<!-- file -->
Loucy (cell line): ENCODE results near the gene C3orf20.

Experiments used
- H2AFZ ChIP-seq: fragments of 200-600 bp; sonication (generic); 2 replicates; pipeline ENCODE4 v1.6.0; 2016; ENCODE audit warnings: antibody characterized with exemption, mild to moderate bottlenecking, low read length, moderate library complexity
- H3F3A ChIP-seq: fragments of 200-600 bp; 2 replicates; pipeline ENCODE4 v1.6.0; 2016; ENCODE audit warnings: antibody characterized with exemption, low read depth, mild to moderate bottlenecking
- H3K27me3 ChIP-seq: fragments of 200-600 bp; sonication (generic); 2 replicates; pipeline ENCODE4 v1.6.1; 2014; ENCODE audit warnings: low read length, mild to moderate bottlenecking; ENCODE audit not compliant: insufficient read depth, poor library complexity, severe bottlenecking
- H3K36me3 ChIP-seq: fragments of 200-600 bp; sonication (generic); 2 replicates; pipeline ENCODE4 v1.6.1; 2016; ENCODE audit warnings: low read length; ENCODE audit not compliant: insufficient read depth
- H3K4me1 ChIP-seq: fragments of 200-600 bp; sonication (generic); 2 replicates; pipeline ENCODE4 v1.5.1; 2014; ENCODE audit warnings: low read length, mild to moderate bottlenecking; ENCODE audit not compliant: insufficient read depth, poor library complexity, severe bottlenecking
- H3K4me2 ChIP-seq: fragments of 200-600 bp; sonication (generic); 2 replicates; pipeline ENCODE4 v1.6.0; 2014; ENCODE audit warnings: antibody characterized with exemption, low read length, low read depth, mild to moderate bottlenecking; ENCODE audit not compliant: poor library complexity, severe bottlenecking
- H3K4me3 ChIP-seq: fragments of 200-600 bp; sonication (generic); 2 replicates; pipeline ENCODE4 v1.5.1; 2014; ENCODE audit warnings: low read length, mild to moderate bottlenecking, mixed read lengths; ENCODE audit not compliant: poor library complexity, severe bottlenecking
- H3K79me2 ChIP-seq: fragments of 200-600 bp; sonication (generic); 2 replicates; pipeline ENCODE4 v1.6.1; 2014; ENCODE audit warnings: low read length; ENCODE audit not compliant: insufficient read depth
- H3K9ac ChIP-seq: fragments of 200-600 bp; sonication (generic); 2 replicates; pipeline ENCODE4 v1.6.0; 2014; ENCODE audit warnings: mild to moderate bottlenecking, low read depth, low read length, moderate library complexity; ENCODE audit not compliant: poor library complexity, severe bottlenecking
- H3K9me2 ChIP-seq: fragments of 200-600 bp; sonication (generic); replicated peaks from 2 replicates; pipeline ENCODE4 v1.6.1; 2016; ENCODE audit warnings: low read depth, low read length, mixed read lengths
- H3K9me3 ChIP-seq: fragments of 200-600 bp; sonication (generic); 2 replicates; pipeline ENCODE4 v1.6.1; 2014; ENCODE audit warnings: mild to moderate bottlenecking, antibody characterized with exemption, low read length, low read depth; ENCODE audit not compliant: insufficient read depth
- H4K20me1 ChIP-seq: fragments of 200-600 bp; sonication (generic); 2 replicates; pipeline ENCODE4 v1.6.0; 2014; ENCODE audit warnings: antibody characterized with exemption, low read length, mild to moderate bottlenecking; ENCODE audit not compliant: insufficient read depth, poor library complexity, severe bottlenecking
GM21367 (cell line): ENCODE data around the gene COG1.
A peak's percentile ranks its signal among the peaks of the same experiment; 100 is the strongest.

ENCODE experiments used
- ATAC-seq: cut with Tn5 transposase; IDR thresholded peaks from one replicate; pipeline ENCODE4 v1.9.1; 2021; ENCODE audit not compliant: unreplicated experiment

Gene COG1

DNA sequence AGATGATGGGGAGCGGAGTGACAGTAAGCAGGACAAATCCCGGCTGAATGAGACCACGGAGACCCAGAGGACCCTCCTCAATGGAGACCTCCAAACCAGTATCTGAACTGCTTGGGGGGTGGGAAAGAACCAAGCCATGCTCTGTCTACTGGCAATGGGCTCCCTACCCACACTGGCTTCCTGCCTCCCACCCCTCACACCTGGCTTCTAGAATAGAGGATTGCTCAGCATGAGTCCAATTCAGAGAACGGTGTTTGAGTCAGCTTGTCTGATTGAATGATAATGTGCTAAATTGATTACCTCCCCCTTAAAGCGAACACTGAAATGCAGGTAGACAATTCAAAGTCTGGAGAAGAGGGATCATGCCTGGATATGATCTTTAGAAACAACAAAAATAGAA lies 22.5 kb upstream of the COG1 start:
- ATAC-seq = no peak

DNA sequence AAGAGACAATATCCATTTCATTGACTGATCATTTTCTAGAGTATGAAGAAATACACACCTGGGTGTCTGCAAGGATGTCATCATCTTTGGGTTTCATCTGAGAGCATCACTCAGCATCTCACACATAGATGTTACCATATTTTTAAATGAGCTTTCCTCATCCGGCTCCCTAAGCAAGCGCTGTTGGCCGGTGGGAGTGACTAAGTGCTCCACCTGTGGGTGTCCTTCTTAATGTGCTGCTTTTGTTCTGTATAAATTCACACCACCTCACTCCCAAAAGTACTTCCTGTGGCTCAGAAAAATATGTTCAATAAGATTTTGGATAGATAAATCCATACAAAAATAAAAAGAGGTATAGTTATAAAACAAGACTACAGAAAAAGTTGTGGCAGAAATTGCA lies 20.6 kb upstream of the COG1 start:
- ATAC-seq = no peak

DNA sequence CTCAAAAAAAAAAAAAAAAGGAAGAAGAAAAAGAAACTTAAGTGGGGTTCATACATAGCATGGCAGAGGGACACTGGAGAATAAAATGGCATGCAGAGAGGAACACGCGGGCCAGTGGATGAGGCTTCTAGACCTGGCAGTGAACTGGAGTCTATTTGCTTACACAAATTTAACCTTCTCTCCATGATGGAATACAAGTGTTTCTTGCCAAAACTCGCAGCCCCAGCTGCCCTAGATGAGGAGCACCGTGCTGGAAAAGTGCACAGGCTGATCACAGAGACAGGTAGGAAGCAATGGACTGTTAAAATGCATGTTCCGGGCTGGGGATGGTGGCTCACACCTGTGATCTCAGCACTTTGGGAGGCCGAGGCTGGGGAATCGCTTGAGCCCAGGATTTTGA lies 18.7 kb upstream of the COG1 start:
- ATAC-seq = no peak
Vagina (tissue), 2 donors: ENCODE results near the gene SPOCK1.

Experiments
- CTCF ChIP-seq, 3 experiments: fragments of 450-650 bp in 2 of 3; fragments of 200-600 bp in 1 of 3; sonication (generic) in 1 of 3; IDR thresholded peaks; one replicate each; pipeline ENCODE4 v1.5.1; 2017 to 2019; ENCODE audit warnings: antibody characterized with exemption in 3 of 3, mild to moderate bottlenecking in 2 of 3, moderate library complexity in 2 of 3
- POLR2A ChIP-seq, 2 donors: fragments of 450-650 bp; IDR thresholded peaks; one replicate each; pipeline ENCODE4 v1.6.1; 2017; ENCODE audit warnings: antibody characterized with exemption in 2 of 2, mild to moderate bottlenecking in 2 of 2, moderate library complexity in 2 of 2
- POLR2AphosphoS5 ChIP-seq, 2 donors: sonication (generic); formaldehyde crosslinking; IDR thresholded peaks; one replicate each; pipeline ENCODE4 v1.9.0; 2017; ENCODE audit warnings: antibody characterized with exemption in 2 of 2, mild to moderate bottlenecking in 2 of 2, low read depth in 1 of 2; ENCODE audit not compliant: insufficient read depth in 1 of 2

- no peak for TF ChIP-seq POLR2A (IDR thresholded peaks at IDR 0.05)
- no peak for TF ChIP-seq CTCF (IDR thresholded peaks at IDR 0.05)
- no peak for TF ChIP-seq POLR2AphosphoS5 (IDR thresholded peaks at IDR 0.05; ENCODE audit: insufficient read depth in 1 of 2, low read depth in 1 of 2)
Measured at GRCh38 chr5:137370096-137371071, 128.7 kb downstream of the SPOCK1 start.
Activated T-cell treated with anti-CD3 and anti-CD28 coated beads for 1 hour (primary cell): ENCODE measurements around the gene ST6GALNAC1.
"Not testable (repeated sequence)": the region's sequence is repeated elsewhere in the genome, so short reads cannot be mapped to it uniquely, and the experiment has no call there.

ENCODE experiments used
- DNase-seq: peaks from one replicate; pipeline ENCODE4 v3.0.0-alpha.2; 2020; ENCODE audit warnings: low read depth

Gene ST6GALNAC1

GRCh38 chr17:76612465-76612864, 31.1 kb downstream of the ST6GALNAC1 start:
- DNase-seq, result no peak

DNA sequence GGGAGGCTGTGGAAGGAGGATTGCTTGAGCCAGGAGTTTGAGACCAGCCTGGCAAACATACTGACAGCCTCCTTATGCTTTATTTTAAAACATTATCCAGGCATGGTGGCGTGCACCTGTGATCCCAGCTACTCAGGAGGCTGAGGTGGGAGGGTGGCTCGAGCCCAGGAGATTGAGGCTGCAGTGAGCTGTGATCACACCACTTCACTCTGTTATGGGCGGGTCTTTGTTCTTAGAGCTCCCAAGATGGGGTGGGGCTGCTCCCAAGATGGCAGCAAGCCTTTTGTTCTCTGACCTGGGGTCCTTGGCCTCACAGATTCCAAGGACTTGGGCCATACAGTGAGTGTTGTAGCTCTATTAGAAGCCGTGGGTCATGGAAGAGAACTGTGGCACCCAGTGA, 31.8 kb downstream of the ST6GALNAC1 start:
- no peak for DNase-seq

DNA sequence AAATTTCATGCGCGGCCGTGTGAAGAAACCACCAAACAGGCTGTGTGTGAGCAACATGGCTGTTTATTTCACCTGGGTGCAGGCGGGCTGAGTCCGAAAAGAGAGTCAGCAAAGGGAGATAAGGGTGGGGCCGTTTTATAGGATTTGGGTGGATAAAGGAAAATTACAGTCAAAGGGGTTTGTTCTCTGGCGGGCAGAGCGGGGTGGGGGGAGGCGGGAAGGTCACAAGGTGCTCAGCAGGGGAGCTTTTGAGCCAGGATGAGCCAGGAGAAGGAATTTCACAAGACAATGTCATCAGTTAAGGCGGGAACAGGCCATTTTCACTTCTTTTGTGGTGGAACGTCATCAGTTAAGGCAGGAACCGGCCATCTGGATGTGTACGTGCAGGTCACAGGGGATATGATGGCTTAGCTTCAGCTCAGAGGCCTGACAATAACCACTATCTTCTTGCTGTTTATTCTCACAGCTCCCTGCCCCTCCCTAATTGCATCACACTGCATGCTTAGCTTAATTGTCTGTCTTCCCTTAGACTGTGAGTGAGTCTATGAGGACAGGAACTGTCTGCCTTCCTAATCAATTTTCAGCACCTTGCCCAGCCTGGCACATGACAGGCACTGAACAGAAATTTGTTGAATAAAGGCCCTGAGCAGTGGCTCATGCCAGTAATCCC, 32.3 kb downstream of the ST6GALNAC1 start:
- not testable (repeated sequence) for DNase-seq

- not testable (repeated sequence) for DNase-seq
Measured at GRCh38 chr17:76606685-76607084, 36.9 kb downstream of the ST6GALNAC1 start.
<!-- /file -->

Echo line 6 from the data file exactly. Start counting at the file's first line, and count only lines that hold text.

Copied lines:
- H3K36me3 ChIP-seq: fragments of 200-600 bp; sonication (generic); 2 replicates; pipeline ENCODE4 v1.6.1; 2016; ENCODE audit warnings: low read length; ENCODE audit not compliant: insufficient read depth